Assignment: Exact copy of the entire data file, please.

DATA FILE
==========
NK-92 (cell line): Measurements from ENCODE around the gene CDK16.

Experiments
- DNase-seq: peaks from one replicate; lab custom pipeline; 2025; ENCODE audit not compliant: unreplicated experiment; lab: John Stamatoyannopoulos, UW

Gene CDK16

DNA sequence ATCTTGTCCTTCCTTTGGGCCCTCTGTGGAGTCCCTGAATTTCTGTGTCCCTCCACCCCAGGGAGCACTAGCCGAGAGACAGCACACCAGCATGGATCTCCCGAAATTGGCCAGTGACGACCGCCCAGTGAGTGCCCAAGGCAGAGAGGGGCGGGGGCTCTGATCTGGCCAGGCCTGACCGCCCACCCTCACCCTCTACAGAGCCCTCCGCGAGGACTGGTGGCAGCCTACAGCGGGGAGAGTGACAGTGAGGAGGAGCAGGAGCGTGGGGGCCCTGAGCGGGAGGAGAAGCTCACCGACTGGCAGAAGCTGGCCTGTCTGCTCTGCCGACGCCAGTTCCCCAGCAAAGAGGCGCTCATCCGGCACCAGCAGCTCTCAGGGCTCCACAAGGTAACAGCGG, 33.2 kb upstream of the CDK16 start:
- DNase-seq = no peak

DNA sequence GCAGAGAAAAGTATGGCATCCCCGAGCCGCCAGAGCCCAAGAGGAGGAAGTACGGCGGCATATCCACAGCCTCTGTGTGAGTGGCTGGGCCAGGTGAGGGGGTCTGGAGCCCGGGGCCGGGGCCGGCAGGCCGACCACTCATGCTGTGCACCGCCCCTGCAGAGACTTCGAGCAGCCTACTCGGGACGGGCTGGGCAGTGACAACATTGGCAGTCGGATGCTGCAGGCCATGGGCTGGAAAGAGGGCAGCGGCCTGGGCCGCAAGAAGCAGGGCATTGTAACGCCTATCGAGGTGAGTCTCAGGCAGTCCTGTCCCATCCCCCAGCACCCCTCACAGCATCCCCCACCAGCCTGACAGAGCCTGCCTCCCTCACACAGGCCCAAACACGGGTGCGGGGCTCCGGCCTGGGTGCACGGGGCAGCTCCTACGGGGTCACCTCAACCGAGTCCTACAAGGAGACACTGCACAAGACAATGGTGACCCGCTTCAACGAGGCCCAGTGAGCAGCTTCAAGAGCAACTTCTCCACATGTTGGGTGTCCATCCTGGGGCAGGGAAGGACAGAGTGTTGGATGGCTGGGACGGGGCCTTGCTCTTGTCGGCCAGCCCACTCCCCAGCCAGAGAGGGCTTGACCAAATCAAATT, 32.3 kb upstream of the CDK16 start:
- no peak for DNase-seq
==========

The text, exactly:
NK-92 (cell line): Measurements from ENCODE around the gene CDK16.

Experiments
- DNase-seq: peaks from one replicate; lab custom pipeline; 2025; ENCODE audit not compliant: unreplicated experiment; lab: John Stamatoyannopoulos, UW

Gene CDK16

DNA sequence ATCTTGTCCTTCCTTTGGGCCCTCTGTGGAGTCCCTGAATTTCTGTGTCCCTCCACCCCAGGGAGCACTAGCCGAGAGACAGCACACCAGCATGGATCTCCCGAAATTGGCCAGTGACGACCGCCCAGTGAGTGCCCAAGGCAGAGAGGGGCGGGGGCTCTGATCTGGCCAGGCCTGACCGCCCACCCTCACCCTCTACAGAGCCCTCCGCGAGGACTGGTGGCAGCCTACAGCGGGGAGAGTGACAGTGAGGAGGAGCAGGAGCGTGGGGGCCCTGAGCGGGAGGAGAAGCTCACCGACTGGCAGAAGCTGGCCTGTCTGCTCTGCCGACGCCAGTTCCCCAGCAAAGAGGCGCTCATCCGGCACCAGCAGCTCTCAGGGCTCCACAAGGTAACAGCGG, 33.2 kb upstream of the CDK16 start:
- DNase-seq = no peak

DNA sequence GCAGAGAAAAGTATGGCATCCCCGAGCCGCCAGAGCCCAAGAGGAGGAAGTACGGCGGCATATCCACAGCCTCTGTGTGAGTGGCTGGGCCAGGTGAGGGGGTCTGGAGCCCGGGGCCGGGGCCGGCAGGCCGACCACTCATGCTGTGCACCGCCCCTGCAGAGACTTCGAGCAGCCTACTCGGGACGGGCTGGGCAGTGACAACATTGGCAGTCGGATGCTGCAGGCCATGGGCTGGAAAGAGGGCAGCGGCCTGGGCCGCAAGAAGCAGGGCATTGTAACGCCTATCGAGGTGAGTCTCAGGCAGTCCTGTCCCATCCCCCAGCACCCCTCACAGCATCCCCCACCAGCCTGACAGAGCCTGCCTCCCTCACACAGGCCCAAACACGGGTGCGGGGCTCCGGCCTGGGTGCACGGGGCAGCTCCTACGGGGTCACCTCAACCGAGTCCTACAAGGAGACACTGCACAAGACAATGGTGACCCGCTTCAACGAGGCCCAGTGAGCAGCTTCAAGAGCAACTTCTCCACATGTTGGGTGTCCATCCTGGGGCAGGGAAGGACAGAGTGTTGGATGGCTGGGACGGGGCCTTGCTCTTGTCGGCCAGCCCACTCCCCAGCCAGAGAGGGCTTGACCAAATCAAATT, 32.3 kb upstream of the CDK16 start:
- no peak for DNase-seq